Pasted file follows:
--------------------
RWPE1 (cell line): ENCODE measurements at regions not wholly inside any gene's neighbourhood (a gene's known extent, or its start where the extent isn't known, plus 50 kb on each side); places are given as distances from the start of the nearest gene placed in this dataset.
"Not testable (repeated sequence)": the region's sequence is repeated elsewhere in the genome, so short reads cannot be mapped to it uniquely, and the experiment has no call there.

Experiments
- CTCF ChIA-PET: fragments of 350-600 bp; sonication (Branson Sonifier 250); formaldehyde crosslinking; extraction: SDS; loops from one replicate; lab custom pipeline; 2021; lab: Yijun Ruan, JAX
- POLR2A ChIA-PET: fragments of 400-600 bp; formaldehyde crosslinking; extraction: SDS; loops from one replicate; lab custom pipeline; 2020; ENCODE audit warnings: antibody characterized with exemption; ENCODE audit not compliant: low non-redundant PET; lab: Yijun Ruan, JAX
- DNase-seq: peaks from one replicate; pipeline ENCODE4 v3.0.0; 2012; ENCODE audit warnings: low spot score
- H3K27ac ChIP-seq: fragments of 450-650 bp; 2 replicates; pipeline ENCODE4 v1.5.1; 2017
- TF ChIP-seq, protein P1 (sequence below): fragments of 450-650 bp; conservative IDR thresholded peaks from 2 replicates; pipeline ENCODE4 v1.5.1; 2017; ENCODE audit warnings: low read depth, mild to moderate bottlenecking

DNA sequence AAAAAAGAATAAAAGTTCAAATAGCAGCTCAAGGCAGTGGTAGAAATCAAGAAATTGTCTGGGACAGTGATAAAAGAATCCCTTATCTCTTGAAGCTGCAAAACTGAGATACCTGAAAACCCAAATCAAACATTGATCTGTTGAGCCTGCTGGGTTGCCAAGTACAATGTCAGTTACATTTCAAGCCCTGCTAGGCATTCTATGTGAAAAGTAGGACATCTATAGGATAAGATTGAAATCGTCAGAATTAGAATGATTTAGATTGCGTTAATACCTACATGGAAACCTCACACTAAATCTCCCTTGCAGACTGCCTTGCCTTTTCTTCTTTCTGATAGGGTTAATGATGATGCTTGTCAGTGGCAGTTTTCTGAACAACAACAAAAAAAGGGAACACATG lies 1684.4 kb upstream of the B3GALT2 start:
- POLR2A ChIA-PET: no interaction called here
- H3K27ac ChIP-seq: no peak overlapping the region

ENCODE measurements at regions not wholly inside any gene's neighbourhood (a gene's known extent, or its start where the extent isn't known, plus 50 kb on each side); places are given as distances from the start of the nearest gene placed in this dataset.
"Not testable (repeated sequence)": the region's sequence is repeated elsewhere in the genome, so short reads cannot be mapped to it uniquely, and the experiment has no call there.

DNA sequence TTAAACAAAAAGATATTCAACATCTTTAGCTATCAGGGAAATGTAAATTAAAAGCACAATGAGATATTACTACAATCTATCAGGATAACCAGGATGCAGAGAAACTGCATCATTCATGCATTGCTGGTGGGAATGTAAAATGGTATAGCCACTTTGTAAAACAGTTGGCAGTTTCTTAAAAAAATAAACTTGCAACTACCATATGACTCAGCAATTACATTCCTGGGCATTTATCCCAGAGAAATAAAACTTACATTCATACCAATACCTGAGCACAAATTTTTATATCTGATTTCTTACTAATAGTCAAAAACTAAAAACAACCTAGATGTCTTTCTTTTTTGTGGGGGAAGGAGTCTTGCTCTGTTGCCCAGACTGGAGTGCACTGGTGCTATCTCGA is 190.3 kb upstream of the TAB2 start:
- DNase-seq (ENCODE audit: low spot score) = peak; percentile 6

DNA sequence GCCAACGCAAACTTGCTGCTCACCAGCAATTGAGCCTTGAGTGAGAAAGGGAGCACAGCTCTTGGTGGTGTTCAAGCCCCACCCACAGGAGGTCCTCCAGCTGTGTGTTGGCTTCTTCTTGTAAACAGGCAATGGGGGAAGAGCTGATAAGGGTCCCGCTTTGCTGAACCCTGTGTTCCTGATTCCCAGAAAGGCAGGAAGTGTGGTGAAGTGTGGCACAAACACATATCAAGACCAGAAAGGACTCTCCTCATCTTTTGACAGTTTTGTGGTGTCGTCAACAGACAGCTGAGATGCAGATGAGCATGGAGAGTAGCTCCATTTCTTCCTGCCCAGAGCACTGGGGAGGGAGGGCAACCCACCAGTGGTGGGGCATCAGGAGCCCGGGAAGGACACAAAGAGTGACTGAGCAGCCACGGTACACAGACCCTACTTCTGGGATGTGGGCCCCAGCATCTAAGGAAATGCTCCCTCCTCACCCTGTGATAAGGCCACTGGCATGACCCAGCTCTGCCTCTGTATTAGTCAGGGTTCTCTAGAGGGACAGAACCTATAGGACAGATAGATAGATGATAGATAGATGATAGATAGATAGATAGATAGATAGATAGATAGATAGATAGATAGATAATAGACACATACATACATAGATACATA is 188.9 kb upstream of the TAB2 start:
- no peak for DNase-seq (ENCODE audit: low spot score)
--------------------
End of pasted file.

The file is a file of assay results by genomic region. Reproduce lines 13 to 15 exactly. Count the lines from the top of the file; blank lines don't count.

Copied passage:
"Not testable (repeated sequence)": the region's sequence is repeated elsewhere in the genome, so short reads cannot be mapped to it uniquely, and the experiment has no call there.

DNA sequence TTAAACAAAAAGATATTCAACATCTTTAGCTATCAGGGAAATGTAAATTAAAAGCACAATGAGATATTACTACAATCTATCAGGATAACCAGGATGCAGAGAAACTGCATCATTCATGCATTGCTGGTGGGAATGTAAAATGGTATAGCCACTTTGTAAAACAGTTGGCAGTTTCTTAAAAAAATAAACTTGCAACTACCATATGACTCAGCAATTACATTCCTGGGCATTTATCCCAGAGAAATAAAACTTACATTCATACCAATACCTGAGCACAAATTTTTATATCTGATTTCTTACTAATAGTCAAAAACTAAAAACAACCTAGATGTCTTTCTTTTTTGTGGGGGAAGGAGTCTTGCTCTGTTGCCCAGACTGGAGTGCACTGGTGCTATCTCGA is 190.3 kb upstream of the TAB2 start:
- DNase-seq (ENCODE audit: low spot score) = peak; percentile 6